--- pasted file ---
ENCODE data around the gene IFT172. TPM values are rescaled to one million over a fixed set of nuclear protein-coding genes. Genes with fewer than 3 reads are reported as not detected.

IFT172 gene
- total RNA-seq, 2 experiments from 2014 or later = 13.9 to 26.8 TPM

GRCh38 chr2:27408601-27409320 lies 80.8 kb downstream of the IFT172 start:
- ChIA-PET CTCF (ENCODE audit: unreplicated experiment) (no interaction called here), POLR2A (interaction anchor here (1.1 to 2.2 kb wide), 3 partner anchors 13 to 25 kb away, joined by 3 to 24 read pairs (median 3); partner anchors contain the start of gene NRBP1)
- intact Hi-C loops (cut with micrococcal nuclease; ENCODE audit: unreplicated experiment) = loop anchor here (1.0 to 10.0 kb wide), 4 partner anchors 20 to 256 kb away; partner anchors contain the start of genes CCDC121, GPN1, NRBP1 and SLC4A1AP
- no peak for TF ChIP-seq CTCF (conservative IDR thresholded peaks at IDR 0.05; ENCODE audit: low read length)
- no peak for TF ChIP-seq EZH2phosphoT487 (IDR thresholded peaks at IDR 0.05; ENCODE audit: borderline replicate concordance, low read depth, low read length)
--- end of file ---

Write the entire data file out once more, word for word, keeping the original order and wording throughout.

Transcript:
ENCODE data around the gene IFT172. TPM values are rescaled to one million over a fixed set of nuclear protein-coding genes. Genes with fewer than 3 reads are reported as not detected.

IFT172 gene
- total RNA-seq, 2 experiments from 2014 or later = 13.9 to 26.8 TPM

GRCh38 chr2:27408601-27409320 lies 80.8 kb downstream of the IFT172 start:
- ChIA-PET CTCF (ENCODE audit: unreplicated experiment) (no interaction called here), POLR2A (interaction anchor here (1.1 to 2.2 kb wide), 3 partner anchors 13 to 25 kb away, joined by 3 to 24 read pairs (median 3); partner anchors contain the start of gene NRBP1)
- intact Hi-C loops (cut with micrococcal nuclease; ENCODE audit: unreplicated experiment) = loop anchor here (1.0 to 10.0 kb wide), 4 partner anchors 20 to 256 kb away; partner anchors contain the start of genes CCDC121, GPN1, NRBP1 and SLC4A1AP
- no peak for TF ChIP-seq CTCF (conservative IDR thresholded peaks at IDR 0.05; ENCODE audit: low read length)
- no peak for TF ChIP-seq EZH2phosphoT487 (IDR thresholded peaks at IDR 0.05; ENCODE audit: borderline replicate concordance, low read depth, low read length)